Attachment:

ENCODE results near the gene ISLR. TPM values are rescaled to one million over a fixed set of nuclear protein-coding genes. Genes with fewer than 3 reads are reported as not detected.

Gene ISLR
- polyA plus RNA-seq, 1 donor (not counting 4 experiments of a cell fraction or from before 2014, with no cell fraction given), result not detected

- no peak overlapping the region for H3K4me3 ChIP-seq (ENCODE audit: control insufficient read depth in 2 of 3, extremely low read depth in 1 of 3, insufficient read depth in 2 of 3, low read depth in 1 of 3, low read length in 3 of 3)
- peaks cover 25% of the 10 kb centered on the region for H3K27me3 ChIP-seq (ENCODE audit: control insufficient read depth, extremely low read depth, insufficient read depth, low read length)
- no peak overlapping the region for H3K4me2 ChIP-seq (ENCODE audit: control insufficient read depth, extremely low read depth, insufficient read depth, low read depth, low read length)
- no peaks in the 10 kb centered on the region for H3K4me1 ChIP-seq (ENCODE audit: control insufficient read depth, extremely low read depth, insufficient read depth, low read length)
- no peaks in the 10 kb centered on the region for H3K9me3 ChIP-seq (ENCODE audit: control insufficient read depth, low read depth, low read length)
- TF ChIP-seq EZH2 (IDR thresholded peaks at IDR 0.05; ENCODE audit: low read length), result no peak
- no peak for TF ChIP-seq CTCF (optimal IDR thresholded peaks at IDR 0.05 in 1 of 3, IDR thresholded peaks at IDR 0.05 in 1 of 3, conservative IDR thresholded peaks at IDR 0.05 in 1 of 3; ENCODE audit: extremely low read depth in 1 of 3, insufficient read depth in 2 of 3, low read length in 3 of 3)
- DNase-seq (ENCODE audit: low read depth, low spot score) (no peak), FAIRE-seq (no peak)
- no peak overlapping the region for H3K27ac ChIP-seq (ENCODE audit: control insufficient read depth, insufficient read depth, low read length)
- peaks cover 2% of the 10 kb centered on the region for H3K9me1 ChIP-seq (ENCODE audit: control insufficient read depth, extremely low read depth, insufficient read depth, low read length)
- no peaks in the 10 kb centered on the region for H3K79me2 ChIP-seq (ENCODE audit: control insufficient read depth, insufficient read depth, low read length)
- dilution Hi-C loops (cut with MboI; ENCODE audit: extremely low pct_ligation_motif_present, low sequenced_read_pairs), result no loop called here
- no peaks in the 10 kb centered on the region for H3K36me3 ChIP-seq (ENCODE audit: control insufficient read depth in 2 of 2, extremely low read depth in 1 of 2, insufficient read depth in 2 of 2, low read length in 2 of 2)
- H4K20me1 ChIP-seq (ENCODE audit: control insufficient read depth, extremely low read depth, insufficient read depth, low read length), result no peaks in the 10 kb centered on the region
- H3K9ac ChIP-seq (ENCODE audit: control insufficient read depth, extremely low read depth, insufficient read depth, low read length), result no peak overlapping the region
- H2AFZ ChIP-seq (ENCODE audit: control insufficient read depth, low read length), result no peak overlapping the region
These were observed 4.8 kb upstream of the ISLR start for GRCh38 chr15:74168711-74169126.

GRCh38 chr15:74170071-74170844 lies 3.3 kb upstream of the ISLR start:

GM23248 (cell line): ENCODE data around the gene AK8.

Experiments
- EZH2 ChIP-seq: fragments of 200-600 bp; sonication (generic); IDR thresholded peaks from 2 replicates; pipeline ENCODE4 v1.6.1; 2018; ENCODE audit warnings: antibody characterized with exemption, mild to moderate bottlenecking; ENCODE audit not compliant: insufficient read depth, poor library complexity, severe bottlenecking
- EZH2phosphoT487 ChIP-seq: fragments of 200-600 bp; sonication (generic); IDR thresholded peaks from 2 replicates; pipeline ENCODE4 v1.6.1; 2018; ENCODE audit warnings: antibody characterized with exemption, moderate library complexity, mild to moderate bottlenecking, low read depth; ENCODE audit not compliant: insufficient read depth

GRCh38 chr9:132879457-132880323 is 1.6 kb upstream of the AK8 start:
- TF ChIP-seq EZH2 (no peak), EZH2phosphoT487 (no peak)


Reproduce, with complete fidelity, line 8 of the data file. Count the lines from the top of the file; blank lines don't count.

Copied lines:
- no peaks in the 10 kb centered on the region for H3K9me3 ChIP-seq (ENCODE audit: control insufficient read depth, low read depth, low read length)